First, why isn’t anyone talking about the name? TSPLOST. It sounds like one of those nonsense words my two-year-old son says after he licks the icing off a cupcake. Don’t you wonder about the bureaucrats who dream up these acronyms? Seriously, where do they come up with this? It stands, by the way, for Special Purpose Local Option Sales Tax, which is an inexcusable euphemism for “You’ll be paying more.” Supporters of the July 31 vote—which will determine whether we add another 1 percent to our sales tax to fund $6 billion worth of transportation projects—are worried about turnout, since there’s nothing else on the ballot, it’s the middle of summer, and really, wouldn’t we rather be watching the Olympics? I think there should be a second question on the ballot: “Should Georgia lawmakers henceforth be forever banned from using the word SPLOST, on pain of death?” Voters would queue for hours.
Vomitous jargon aside, we have been told this is do-or-die for the region, whose reputation as the poster child for gridlock is now fixed in the national consciousness. (Ask anyone visiting from New York. Or Chicago. Or any city with mass transit that goes where its users need to go.) The PR campaign, for and against, is now at full throttle. Proponents say the Transportation Investment Act (TIA sounds positively lyrical next to TSPLOST) is our “Big Dig” moment, to evoke Boston’s massive undertaking. Unlike the Big Dig, however, our TIA is a list of dozens of localized projects. Presumably these would add up to something transformative for our region, but unfortunately the lack of any one Big Dig–scale project (except possibly for the BeltLine) leaves the impression that the TIA is nothing more than a bunch of little pork projects. I say unfortunately because I am, despite some serious misgivings, going to vote yes on July 31.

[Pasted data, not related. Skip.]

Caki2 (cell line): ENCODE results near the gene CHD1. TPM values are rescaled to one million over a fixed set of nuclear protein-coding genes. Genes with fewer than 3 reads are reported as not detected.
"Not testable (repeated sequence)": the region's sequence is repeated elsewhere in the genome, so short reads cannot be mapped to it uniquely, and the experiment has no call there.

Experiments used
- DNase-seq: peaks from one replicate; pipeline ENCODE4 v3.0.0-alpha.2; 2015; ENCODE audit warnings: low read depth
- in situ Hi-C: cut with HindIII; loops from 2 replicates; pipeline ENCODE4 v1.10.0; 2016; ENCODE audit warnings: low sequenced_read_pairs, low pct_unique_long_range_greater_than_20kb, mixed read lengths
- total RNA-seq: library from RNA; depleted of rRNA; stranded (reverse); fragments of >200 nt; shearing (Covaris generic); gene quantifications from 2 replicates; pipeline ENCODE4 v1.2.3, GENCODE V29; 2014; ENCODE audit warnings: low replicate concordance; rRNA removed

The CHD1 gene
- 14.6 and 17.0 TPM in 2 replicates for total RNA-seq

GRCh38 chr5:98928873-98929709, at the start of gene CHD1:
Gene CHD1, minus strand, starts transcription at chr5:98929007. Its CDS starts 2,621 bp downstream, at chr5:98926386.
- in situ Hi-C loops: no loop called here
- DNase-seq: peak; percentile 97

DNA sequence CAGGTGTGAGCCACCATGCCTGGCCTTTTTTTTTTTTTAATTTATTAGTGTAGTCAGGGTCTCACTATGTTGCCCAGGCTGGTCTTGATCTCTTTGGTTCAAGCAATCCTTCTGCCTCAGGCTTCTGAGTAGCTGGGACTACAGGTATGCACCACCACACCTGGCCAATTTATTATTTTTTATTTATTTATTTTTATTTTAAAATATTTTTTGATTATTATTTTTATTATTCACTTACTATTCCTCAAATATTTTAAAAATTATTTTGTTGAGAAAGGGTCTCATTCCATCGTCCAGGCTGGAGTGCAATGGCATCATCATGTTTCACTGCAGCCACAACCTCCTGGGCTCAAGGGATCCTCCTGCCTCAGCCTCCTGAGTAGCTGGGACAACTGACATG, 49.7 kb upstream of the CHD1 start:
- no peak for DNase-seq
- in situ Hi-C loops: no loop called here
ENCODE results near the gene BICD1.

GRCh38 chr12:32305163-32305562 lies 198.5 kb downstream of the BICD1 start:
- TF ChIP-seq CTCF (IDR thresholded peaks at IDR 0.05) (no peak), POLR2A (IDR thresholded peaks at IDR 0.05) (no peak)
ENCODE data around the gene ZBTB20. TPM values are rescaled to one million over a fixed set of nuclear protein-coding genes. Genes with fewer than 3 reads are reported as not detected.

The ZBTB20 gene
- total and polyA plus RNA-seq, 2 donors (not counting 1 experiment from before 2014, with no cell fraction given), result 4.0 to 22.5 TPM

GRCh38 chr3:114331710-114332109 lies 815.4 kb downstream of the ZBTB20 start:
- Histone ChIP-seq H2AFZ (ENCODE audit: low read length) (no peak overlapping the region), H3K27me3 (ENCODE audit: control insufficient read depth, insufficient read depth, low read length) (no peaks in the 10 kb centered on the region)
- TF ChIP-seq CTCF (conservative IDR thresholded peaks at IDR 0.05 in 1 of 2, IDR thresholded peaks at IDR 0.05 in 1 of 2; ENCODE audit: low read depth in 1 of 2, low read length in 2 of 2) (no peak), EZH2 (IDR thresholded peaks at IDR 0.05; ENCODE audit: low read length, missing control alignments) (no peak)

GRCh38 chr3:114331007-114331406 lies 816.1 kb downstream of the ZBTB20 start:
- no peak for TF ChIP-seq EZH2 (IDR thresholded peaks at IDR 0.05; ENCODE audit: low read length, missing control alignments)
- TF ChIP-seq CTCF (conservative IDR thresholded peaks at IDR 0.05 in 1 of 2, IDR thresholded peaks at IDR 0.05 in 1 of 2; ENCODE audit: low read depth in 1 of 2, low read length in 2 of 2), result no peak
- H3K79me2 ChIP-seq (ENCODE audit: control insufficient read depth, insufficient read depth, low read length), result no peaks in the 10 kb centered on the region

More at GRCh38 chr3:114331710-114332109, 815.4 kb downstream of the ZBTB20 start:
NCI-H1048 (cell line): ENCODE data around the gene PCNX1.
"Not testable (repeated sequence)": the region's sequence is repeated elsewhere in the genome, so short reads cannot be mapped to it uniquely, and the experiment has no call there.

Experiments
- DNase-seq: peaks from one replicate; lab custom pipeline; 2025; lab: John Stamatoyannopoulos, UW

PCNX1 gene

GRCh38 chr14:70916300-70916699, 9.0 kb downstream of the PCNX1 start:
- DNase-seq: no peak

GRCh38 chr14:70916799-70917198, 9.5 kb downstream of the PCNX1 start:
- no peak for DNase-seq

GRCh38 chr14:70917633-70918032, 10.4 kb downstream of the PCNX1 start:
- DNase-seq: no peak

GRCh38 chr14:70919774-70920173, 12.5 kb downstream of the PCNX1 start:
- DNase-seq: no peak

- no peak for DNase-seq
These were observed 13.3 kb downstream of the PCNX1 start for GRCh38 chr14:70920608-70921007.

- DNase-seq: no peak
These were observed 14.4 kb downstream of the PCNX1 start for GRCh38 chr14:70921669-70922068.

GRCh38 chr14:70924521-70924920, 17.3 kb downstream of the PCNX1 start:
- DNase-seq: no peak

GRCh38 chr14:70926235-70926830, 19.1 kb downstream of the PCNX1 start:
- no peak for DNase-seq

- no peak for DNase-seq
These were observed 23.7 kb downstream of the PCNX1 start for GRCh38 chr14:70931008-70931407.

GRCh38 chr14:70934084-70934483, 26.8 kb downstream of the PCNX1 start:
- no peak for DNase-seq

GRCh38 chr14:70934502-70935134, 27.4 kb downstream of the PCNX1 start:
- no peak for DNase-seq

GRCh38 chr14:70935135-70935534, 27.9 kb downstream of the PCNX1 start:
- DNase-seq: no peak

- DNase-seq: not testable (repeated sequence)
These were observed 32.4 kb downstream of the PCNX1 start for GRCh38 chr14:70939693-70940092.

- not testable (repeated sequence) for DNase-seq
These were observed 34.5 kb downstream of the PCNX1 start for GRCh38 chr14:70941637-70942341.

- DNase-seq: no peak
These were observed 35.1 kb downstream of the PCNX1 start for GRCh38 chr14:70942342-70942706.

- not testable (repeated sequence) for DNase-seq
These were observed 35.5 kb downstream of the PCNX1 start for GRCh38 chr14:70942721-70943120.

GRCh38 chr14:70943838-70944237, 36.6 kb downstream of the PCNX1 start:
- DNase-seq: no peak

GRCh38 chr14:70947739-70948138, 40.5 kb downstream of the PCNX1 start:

What are the misgivings? Sierra Club came out opposed to the TIA, saying essentially that it wouldn’t do enough, that it’s too much of a hodgepodge, that there’s too much for roads, that there’s no “cohesive” vision. I find these objections absurd. We live in a metro area whose citizenry rails against big government, and yet we tolerate dozens of governments (there are sixty-nine cities in the ten-county region directly affected by this vote), gorged with politicians whose first priority is protecting their fiefdoms. Until we have some consolidated government in this region, any cohesive vision is a pipe dream. The perfect should not be the enemy of the good.
I’ve also heard the argument that if voters strike down the measure, gridlock may, paradoxically, improve. How? By continuing the status quo, the situation will get so bad that more of us will move closer to the city center, creating the density we so desperately need. That argument brings to mind that Vietnam expression about destroying the village in order to save it. Doing nothing and letting a sort of natural selection take hold seems, to me, to be courting disaster.
So I’ll vote yes on July 31, albeit reluctantly. Many of us will find it hard to swallow another 1 percent sales tax (a regressive tax if ever there was one), but this is a definitional moment for Atlanta. Who are we, and who do we want to be?